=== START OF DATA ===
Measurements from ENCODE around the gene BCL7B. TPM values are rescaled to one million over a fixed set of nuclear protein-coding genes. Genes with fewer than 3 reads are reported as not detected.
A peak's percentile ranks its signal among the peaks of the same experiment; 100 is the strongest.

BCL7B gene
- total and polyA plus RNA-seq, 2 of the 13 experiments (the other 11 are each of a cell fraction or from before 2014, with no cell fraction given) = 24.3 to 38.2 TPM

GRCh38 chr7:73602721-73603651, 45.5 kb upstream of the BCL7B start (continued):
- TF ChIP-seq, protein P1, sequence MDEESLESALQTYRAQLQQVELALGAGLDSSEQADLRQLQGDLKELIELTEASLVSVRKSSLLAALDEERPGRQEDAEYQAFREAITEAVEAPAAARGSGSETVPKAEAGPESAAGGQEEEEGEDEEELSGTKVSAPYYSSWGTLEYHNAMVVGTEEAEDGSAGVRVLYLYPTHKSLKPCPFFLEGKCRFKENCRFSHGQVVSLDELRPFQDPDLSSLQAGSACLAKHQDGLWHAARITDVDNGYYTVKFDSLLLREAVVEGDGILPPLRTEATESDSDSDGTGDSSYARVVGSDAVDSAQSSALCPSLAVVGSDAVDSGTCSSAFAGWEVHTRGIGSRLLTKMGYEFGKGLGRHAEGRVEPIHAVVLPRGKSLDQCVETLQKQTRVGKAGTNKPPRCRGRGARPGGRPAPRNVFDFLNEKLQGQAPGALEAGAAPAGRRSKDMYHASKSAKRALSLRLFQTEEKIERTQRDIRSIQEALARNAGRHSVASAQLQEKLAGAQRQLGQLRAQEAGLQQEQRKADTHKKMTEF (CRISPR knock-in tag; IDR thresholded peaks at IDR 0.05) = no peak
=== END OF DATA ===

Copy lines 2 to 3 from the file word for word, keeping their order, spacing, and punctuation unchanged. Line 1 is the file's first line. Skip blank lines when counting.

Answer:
A peak's percentile ranks its signal among the peaks of the same experiment; 100 is the strongest.

BCL7B gene